Hon Bochong Francis Nkwain chickens out
The Vanguard gathered that while the Anglophone MPs were undergoing their scourging humiliation, Hon. Francis Nkwain was in the Ministry of Agriculture but did not raise any finger against the issue. Rather he maintained sealed lips, for obvious reasons. As an Anglophone of his social standing, his indifference to the problem exposed him as an enemy to his brothers and bootlicker or a stooge of the system apparently for crumbs of bread from the master’s dustbin! He only fortified the hypothesis that Anglophones are considered substandard Cameroonians, exacerbated by the Anglophones themselves. “What a shame!” our source fumed. He blamed the plight of the Anglophones on such states men who most often play an inferior role in issues concerning the welfare of Anglophone Cameroonians.

Call to order
The Vanguard’s informant, names withheld, reminded the MP’s that power is seized and never given on a platter of gold. “They should call some of these hand-picked statesmen with vaulting ambitions to order”.

MPs beaten up
The six CPDM MPs from the Northwest Region were beaten up on August 11, 2010 and called all sorts of mean names at the Ministry of Agriculture and Rural Development. The MPs were at the ministry to table a list of proposed projects for their constituencies for consideration in the 2011 budgetary year. The CPDM Members of parliament who had proxies for other comrades were: Hon.Andrew Kwe, Hon. Njingum Musa, Hon. Ntoi, Hon.Enwe Francis, Hon. Genesis Mbuecksek, Hon Wallang Richard, Hon.Wirngo Buba and Hon.Nji Fidelis. The incident took place at about 5:30 p.m.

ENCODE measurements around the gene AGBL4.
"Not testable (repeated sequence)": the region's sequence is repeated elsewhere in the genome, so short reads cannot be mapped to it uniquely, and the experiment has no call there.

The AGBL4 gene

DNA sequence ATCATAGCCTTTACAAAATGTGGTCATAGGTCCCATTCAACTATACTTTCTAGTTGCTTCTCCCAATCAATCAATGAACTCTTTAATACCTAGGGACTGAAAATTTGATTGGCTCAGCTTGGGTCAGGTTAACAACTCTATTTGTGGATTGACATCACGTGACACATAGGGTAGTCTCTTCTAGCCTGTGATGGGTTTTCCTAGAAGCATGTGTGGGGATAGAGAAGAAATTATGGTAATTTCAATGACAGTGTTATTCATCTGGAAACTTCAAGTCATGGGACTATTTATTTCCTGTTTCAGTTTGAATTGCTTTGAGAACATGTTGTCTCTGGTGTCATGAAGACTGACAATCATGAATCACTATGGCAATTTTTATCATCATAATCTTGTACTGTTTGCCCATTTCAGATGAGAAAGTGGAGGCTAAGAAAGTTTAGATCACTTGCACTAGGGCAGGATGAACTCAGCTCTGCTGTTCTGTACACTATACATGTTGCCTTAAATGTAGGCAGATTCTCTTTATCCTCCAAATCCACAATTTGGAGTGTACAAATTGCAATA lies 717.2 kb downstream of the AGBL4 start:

Hon Cavaye Rebuffs Jean Kuete
Hon Cavaye Yeguie Djibril, Speaker of the House, and a Northerner, was the first highly placed authority to sympathise with the MPs. When the Minister, Kuete, reportedly drove to his office he was frustrated by the Speaker. Cavaye reportedly questioned why he came to his office with the very Gendarme who roughed-handled his MPs? Considering the move as a deliberate ploy by the Minister to minimize his collaborators, Cavaye Yeguie Djibril reportedly refused to receive Jean Kuete.

Ramifications
The issue might also affect the visit of the Head of State to Bamenda to commemorate the 50th Anniversary of the Armed Forces later this year. Anglophones from the region will not take it lying down and all efforts made by President Biya would be flirtatious if their representatives are not respected by his collaborators from other regions.

Could degenerate to an ethnic fight
According to our source the mutiny of the MPs against the ministry could degenerate to an ethnic fight that could plunge the entire nation into a serious political turmoil if care is not taken.
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1 comment:

Anonymous said...

yes it hurts to learn that in a nation like Cameroon,such incivility still prevails.yet its more hurting when pressmen are never careful of their terminology when it comes to delicate state affairs.even a lay man today must question how one man is beaten let alone a group of six not ordinary men but,MPs by one gendarme.i don't see any sense in this and such language reflects irresponsibility on behalf of a news paper like yours.buba sulle dicko